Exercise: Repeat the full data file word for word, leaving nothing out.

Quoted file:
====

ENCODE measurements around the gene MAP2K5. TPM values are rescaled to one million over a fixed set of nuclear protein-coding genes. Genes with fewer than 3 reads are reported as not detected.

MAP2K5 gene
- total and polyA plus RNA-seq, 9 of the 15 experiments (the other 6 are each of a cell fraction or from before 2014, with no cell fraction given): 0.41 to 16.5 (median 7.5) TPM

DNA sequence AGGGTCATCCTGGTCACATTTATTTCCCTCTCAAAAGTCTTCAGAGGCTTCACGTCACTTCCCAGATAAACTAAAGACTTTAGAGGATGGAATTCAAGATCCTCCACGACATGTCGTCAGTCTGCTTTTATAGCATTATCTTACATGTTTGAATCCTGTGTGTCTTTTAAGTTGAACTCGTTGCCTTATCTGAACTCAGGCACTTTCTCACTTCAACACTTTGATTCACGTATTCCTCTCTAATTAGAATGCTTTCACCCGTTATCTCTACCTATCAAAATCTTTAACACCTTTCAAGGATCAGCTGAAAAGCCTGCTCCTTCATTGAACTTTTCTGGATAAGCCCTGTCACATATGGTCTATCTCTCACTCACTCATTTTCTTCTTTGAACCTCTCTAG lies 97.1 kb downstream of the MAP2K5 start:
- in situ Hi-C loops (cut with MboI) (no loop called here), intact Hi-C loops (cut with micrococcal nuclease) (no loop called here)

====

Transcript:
ENCODE measurements around the gene MAP2K5. TPM values are rescaled to one million over a fixed set of nuclear protein-coding genes. Genes with fewer than 3 reads are reported as not detected.

MAP2K5 gene
- total and polyA plus RNA-seq, 9 of the 15 experiments (the other 6 are each of a cell fraction or from before 2014, with no cell fraction given): 0.41 to 16.5 (median 7.5) TPM

DNA sequence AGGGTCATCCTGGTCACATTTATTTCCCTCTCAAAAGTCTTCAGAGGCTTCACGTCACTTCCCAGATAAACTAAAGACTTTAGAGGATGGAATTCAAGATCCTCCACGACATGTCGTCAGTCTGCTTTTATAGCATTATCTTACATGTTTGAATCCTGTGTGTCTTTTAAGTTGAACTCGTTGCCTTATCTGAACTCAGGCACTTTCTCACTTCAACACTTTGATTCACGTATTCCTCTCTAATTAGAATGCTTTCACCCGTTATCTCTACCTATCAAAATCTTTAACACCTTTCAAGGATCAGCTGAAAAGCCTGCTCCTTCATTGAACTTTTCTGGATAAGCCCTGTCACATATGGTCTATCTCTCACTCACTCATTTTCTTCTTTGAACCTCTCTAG lies 97.1 kb downstream of the MAP2K5 start:
- in situ Hi-C loops (cut with MboI) (no loop called here), intact Hi-C loops (cut with micrococcal nuclease) (no loop called here)